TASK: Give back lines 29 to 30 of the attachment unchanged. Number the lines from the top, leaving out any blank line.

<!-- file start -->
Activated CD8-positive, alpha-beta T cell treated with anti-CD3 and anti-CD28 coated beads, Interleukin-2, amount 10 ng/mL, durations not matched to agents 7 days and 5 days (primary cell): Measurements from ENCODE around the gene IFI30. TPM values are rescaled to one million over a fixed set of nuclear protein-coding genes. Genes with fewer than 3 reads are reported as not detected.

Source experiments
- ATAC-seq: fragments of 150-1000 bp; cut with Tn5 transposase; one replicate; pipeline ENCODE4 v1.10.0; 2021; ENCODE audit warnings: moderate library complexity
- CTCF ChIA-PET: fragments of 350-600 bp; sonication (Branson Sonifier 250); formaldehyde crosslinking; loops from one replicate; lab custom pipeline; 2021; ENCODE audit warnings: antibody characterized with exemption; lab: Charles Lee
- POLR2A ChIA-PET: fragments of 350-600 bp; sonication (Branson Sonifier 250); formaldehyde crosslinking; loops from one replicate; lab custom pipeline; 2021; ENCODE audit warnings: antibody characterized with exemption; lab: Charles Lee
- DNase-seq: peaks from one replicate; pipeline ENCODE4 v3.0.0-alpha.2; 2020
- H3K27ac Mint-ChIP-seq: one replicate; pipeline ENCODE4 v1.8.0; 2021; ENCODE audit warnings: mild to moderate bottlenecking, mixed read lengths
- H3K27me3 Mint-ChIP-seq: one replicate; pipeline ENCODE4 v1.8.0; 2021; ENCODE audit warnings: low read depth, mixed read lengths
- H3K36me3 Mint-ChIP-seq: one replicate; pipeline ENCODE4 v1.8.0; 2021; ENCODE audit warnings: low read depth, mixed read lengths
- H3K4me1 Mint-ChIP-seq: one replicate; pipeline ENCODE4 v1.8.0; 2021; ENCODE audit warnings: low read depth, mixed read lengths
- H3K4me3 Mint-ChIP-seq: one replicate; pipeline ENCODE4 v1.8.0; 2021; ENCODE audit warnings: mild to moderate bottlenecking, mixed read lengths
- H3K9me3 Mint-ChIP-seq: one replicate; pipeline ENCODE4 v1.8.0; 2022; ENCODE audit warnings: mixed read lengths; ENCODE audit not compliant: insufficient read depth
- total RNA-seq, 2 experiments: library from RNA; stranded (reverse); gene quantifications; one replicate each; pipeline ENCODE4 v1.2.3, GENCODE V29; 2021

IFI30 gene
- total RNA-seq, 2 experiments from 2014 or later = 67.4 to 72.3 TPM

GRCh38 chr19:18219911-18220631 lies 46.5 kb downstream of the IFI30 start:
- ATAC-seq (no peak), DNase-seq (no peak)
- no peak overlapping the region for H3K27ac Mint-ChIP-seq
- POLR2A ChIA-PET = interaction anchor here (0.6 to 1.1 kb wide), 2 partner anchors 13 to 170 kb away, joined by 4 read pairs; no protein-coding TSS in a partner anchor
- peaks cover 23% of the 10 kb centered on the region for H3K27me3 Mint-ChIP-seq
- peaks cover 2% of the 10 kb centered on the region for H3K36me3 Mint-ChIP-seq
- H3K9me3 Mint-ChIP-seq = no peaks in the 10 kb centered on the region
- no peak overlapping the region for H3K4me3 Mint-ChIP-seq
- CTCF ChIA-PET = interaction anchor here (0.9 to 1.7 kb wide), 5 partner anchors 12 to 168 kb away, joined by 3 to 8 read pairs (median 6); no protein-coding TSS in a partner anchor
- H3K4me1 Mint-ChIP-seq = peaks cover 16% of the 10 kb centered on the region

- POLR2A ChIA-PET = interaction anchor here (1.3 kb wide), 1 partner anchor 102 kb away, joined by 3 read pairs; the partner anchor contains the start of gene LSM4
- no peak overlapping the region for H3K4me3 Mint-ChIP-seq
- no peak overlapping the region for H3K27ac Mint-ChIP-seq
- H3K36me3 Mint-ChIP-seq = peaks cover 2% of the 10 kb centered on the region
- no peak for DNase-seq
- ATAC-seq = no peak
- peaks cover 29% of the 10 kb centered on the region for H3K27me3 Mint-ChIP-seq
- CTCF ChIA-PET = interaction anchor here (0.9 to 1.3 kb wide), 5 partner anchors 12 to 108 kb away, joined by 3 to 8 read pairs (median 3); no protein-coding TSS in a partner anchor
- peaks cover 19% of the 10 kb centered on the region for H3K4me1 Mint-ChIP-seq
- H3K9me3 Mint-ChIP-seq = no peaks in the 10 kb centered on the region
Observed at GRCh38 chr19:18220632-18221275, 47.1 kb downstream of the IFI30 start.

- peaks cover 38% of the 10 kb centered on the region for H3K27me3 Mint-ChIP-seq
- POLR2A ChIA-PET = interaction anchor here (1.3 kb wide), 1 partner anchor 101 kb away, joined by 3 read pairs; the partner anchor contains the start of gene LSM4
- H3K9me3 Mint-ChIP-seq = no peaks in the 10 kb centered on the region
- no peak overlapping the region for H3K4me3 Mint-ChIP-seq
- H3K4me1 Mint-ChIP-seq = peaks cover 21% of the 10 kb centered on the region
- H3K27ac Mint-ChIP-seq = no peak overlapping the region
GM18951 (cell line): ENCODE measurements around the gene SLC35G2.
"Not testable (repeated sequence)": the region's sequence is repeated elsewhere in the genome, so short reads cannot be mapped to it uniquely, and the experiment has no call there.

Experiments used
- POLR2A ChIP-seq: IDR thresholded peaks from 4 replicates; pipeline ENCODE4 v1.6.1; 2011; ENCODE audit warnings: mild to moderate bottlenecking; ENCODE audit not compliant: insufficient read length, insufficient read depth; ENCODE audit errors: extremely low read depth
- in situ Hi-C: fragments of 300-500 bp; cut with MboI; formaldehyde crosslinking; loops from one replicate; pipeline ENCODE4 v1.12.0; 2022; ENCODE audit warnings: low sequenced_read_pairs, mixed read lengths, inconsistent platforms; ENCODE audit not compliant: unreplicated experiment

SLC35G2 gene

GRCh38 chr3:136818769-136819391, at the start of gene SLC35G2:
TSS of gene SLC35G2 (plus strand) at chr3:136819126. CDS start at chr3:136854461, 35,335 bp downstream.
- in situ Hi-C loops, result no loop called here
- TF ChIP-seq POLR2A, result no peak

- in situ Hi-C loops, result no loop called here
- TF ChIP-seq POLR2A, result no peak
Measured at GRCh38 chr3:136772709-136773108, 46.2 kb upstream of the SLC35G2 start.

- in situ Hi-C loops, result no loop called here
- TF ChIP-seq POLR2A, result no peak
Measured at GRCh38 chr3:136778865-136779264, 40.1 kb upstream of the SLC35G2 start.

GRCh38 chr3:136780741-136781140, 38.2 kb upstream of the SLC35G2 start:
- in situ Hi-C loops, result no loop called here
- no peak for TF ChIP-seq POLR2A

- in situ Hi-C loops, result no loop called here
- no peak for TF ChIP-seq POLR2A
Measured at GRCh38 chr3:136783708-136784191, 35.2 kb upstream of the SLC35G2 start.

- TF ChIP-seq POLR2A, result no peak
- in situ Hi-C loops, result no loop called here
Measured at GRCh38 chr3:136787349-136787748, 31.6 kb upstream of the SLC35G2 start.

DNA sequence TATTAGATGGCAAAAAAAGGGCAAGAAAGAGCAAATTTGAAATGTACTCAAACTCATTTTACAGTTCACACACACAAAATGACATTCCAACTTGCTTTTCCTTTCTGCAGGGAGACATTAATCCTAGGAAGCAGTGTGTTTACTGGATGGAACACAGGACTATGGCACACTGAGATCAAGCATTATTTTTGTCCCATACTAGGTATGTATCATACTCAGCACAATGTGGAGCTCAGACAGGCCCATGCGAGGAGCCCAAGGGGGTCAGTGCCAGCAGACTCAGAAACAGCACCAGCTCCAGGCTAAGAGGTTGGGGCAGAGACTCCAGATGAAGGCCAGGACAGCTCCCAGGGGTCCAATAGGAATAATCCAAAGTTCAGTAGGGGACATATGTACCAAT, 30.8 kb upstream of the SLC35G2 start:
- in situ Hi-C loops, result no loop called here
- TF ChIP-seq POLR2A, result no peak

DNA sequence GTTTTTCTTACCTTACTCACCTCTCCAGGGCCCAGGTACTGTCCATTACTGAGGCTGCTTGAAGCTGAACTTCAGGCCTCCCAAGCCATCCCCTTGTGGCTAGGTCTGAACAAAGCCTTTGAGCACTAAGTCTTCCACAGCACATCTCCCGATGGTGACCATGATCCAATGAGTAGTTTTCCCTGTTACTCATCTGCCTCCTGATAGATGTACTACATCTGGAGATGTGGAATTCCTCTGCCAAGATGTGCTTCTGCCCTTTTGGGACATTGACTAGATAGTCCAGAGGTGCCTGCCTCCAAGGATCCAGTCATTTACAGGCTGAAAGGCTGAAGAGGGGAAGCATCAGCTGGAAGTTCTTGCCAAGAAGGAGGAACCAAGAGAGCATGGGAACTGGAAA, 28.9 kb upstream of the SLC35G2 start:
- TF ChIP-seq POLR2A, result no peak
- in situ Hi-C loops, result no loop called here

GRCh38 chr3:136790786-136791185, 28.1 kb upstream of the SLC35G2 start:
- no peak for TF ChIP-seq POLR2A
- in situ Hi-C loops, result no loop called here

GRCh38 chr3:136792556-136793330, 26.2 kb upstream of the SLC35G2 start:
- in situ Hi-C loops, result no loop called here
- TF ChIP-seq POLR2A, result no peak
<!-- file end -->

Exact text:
- H3K36me3 Mint-ChIP-seq = peaks cover 2% of the 10 kb centered on the region
- no peak for DNase-seq